Marketing Your Photography On a Budget

Today’s Post by Joe Farace

Sometimes the old ways to promote your photography are the best ways. One of the oldest axioms in photo marketing is that it takes 28 impressions before you can make a sale with a new client. Each point of contact for these potential clients can be a direct mail piece, website, blog, tweet, Instagram post or the most overlooked of all marketing tools—the business card.

I strongly believe the business card is the best face-to-face marketing tool available. Yet many times photographers hand me cards that don’t have photos on them and where they’ve scratched out a phone number or e-mail address. Here’s a fact of business life: While people easily toss out even the most elegant business card, they won’t toss out a photograph, especially one with a picture of a person. I once had a client hang onto a mailer that featured a portrait for more than a year before she dug it out of her desk drawer and called for an assignment.

One of the coolest promotional material I’ve found is  Moo.com‘s “pocket portfolio” that consists of 50 photographic business cards with 50 different images and is available at affordable prices. To top it off, Moo often runs sales, so that’s when I stock up. I also use their MiniCards; it’s the same price as their standard business cards but for the same money includes 100 cards.

To extend the concept, I’ve produced different series of cards: The first (below) uses the traditional horizontal orientation and was aimed at automobile photography highlighting my car photography website. The front side has a photograph of me along with relevant contact information, while the back has a series of different images of cars that I’ve photographed. The next time, Moo ran a sale, I ordered another set of cards, this time aimed at portraiture. It (above) uses a vertical orientation and the back side had different portraits I’ve created over the years.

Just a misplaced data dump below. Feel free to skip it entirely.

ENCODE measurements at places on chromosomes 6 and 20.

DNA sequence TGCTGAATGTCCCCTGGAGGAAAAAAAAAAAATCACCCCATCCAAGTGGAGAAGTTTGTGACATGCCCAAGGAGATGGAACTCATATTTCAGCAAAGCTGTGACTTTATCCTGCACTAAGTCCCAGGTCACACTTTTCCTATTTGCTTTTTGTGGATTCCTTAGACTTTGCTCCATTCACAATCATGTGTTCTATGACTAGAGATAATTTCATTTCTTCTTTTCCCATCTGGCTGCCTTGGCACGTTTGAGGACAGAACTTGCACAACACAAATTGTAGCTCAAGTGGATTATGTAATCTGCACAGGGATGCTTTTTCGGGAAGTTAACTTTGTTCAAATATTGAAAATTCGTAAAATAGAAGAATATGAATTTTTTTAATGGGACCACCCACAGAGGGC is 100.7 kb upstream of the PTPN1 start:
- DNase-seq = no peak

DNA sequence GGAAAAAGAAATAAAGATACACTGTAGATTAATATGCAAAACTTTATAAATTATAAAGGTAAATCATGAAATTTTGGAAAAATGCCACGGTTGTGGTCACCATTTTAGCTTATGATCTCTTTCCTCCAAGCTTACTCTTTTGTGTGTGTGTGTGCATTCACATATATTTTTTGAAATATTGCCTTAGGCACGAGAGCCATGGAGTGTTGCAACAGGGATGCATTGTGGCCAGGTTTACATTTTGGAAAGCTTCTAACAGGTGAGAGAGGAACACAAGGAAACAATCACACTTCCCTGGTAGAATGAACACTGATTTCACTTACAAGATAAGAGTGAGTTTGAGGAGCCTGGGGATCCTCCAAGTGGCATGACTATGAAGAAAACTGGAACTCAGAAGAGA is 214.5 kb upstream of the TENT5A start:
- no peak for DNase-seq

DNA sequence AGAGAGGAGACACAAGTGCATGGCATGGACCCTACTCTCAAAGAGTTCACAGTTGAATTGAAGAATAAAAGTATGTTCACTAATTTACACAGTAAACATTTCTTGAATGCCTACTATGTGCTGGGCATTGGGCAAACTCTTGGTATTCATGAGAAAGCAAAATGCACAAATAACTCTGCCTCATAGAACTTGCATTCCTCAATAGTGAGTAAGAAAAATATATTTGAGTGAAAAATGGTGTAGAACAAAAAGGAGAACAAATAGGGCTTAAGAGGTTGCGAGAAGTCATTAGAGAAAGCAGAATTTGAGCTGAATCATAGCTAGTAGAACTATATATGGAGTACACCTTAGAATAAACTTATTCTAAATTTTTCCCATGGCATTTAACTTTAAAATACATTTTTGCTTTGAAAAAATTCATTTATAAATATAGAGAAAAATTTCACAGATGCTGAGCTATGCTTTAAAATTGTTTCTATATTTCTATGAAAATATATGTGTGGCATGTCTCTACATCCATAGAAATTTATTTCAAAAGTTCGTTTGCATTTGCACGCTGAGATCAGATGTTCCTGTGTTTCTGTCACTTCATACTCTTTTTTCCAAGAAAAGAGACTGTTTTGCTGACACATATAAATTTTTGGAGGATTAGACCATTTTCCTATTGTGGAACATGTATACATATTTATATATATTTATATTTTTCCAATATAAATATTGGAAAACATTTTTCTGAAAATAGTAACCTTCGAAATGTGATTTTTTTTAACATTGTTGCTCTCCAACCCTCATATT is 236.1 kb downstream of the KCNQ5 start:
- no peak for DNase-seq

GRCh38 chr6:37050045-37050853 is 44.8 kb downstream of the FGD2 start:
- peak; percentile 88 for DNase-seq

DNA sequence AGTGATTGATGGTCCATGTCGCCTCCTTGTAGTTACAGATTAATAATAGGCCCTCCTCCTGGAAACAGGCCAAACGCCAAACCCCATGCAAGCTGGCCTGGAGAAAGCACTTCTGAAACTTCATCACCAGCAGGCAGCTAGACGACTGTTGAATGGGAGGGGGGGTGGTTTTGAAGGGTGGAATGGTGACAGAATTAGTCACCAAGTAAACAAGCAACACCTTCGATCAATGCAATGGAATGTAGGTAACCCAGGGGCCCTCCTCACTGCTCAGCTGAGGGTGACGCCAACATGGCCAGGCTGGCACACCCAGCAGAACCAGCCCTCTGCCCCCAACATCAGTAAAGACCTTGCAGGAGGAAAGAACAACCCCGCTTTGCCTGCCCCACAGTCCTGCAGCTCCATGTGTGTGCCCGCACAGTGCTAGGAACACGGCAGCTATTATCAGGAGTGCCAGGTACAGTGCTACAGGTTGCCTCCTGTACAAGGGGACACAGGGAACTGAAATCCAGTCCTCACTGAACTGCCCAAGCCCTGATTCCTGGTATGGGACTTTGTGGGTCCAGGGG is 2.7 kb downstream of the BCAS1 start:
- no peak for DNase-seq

Moo accepts JPEG, PNG, GIF or PDF files and the cards are available in Classic, upscale Luxe or Green (100% recycled and biodegradable) versions that cost a few bucks more. Image quality is very good although you should have a color correct monitor and make sure that the image density is perfect. You give the Moo’s a great file; they’ll give you great looking cards.

When discussing your work with a potential client in a social situation, the use of customized business cards is the perfect answer to the question of “what do you shoot?” You can hand them a photo card and answer their question in the best possible way, all the while knowing that the flip side is a traditional business card with all your contact information. I also never leave the house with a business card holder filled with both kinds of cards, because you never know who you might bump into at Starbucks.

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If you like to play with images in either color, monochrome or a mixture of the two, Please pick up a copy of my book Creative Digital Monochrome Special Effects that’s available used for $4.00—it’s almost free—at Amazon.com.